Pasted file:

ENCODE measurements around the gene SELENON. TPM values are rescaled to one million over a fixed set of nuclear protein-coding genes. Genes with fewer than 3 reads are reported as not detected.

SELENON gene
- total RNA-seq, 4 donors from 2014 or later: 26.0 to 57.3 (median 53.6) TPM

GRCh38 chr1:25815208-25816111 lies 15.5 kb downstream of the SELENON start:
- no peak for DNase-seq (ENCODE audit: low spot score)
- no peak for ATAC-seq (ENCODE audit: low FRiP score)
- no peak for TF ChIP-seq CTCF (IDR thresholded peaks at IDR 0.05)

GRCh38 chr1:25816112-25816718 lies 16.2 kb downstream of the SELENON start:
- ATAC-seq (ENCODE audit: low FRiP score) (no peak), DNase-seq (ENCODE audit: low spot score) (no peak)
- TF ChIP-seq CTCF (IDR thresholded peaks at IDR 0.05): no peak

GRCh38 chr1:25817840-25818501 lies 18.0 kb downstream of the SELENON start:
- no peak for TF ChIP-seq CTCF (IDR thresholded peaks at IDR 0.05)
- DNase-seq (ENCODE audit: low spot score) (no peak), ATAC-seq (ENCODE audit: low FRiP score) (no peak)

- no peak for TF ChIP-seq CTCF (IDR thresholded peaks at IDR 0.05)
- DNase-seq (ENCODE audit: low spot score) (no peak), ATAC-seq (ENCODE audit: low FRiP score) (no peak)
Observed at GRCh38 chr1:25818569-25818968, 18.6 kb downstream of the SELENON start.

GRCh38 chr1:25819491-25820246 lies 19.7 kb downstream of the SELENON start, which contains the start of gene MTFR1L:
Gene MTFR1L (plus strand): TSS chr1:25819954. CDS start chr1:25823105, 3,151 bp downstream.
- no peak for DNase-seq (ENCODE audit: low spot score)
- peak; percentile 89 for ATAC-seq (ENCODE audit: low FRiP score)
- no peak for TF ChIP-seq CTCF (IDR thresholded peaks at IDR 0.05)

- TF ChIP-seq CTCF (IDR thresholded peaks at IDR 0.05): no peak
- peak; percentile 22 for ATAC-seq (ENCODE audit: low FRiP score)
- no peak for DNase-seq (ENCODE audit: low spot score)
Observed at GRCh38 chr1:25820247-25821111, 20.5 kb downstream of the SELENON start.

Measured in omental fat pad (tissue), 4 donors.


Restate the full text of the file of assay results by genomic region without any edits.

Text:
ENCODE measurements around the gene SELENON. TPM values are rescaled to one million over a fixed set of nuclear protein-coding genes. Genes with fewer than 3 reads are reported as not detected.

SELENON gene
- total RNA-seq, 4 donors from 2014 or later: 26.0 to 57.3 (median 53.6) TPM

GRCh38 chr1:25815208-25816111 lies 15.5 kb downstream of the SELENON start:
- no peak for DNase-seq (ENCODE audit: low spot score)
- no peak for ATAC-seq (ENCODE audit: low FRiP score)
- no peak for TF ChIP-seq CTCF (IDR thresholded peaks at IDR 0.05)

GRCh38 chr1:25816112-25816718 lies 16.2 kb downstream of the SELENON start:
- ATAC-seq (ENCODE audit: low FRiP score) (no peak), DNase-seq (ENCODE audit: low spot score) (no peak)
- TF ChIP-seq CTCF (IDR thresholded peaks at IDR 0.05): no peak

GRCh38 chr1:25817840-25818501 lies 18.0 kb downstream of the SELENON start:
- no peak for TF ChIP-seq CTCF (IDR thresholded peaks at IDR 0.05)
- DNase-seq (ENCODE audit: low spot score) (no peak), ATAC-seq (ENCODE audit: low FRiP score) (no peak)

- no peak for TF ChIP-seq CTCF (IDR thresholded peaks at IDR 0.05)
- DNase-seq (ENCODE audit: low spot score) (no peak), ATAC-seq (ENCODE audit: low FRiP score) (no peak)
Observed at GRCh38 chr1:25818569-25818968, 18.6 kb downstream of the SELENON start.

GRCh38 chr1:25819491-25820246 lies 19.7 kb downstream of the SELENON start, which contains the start of gene MTFR1L:
Gene MTFR1L (plus strand): TSS chr1:25819954. CDS start chr1:25823105, 3,151 bp downstream.
- no peak for DNase-seq (ENCODE audit: low spot score)
- peak; percentile 89 for ATAC-seq (ENCODE audit: low FRiP score)
- no peak for TF ChIP-seq CTCF (IDR thresholded peaks at IDR 0.05)

- TF ChIP-seq CTCF (IDR thresholded peaks at IDR 0.05): no peak
- peak; percentile 22 for ATAC-seq (ENCODE audit: low FRiP score)
- no peak for DNase-seq (ENCODE audit: low spot score)
Observed at GRCh38 chr1:25820247-25821111, 20.5 kb downstream of the SELENON start.

Measured in omental fat pad (tissue), 4 donors.